Top tip: Think about the language learners should use as they play and provide models. For example, when sorting flashcards into a table, learners can also be given cards with prompts on:
I think _____ goes in this column because…
__________ is the odd one out because the others…
Flashcards are great for introducing memorising, revising and consolidating vocabulary. Research suggests that re-visiting vocabulary is important to aid acquisition (Schmitt 2008), and flashcards provide a natural way for learners to increase the number of times they encounter target words and phrases.
Flashcards are also useful for stimulating discussion through collaborative activities. The importance for language development of collaborative group work and providing real opportunities for communication has been established by many researchers, including Michael Halliday, Neil Mercer and Mikail Bakhtin. Working with a partner or in a small group allows learners to feel more confident, and the language is being used for a meaningful purpose rather than out of context, as recommended by Swain and Lapkin (1995). Gardner (2012) argues that collaborative learning is a feature of inclusive classrooms, and the benefits of group work are also supported by Cordon (2000). Kotler et al (2001) and Wong Fillmore and Snow (2005) also highlight the importance of social interaction and active participation in language acquisition.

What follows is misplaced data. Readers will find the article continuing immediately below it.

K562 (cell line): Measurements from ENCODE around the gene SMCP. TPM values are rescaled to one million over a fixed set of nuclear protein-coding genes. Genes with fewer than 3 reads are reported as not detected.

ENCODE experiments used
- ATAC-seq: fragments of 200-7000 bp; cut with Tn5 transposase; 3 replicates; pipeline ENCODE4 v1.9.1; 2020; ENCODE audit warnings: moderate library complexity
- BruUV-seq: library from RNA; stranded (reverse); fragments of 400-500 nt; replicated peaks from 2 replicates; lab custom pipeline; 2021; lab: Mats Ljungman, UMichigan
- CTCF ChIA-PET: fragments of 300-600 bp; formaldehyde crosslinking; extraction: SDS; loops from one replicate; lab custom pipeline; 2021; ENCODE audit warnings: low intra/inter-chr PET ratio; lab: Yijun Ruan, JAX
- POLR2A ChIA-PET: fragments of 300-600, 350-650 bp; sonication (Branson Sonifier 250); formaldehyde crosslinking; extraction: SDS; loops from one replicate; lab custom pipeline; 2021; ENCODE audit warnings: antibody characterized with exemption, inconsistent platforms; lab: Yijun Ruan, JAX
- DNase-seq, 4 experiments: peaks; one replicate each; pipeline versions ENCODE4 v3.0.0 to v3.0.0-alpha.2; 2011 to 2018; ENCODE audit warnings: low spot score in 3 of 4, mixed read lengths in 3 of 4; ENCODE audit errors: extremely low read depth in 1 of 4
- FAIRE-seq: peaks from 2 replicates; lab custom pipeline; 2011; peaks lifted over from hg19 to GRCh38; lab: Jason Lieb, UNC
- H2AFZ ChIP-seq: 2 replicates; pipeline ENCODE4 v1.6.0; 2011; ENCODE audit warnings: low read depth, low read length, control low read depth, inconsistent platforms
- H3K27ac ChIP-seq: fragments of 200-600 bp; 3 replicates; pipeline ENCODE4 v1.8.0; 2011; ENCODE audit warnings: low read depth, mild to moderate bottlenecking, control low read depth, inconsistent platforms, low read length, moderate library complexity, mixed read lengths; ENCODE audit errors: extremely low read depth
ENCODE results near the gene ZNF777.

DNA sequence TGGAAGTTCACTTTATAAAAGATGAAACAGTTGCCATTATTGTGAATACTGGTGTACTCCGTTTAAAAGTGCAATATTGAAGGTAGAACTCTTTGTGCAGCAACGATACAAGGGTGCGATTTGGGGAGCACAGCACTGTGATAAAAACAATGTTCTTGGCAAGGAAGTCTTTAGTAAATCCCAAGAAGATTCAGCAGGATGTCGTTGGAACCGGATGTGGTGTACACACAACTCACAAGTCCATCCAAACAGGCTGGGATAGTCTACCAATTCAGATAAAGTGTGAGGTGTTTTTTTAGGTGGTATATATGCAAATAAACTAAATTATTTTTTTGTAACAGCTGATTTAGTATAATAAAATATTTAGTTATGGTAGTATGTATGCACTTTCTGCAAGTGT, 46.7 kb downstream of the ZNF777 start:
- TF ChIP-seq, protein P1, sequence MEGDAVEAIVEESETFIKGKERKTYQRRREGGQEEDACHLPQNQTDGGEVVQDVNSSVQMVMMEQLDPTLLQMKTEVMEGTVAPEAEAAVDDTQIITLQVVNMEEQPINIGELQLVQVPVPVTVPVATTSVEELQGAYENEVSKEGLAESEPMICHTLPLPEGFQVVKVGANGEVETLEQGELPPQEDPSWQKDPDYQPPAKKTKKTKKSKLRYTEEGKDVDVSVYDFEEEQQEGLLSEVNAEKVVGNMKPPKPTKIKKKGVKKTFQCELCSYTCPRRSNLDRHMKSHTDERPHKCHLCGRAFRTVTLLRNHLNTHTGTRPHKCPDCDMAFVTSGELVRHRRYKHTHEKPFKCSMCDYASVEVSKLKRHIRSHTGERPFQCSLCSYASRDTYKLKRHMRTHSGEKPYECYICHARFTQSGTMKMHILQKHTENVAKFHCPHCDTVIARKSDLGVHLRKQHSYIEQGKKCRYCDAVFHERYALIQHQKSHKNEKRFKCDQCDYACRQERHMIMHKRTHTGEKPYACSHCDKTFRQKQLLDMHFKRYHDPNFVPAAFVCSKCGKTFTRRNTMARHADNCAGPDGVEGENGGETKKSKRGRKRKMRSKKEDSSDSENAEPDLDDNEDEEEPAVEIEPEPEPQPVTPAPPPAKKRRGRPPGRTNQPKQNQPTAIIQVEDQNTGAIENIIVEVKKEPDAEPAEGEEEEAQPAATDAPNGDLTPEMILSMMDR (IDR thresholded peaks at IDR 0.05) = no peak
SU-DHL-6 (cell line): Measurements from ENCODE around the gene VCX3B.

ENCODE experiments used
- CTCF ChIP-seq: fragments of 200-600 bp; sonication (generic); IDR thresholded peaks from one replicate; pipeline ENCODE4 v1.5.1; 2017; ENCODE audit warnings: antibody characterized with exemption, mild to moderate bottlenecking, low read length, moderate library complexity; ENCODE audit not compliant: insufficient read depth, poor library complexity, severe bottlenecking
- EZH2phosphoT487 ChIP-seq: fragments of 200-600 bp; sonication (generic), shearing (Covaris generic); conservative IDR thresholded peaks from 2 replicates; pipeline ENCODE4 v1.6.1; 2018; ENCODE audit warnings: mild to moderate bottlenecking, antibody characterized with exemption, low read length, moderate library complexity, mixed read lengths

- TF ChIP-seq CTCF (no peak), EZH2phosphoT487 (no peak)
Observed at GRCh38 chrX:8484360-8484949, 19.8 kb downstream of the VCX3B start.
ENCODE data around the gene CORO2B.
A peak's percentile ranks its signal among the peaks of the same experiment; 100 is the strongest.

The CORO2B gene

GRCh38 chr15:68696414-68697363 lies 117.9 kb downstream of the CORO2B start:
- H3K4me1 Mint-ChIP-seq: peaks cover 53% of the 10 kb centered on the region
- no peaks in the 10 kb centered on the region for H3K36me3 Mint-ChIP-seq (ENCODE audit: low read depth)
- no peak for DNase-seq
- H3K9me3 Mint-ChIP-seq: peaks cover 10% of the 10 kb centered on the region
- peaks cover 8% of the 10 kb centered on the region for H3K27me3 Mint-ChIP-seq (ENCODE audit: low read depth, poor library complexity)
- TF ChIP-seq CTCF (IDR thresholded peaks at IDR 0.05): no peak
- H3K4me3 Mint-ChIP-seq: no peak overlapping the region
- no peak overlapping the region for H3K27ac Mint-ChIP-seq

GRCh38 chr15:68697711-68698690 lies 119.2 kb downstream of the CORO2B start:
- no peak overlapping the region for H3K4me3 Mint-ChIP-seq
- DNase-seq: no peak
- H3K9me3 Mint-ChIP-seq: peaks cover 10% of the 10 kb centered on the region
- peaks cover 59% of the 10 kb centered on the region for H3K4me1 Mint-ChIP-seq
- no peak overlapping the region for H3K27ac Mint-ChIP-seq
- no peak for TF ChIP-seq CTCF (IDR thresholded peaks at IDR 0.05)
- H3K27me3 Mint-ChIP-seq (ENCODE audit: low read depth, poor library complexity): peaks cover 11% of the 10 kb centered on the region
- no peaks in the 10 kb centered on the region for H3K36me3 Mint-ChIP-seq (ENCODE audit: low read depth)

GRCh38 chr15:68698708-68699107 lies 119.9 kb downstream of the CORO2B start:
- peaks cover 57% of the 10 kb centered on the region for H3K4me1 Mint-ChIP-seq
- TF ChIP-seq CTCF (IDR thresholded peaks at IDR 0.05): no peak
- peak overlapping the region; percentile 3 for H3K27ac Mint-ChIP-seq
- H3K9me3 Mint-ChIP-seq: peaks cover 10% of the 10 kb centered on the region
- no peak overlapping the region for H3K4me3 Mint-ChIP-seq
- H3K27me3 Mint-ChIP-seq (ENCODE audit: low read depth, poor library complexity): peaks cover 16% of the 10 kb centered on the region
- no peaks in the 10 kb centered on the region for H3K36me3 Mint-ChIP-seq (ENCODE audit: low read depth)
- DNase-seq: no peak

Flashcards with pictures that the EAL learner can recognise help to provide a rich context which enables the EAL learner to access the curriculum and to build on their prior knowledge. This is based on research by Jim Cummins, particularly the Cummins Matrix, when he suggested that this enables the language demands of an activity to be reduced without reducing the cognitive demand. Flashcards can be used to turn a learning activity into a game, and increase the multimodality of the lesson.
Cordon, R., 2000, Literacy and learning through talk: strategies for the primary classroom, Buckingham: Open University Press.
Gardner, P., 2012, Strategies and Resources for Teaching and Learning in Inclusive Classrooms (2nd edition), Oxford: Routledge.
Kotler, A., Wegerif, R. and Le Voi, M. 2001, Oracy and the educational achievement of pupils with English as an additional language: the impact of bringing ‘Talking Partners’ into Bradford schools, International Journal of Bilingual Education and Bilingualism 4 (6), 403-419.
Schmitt, N., 2008, Instructed Second Language Vocabulary Learning. Language Teaching Research 12, 3: 329-363.
Swain, M. and Lapkin, S., 1995, Problems in output and the cognitive processes they generate: a step towards second language learning, Applied Linguistics 16 (3), 371-391.
Wong Fillmore, L. and Snow, C., 2005, What teachers need to know about language, Washington DC: Centre for Applied Linguistics.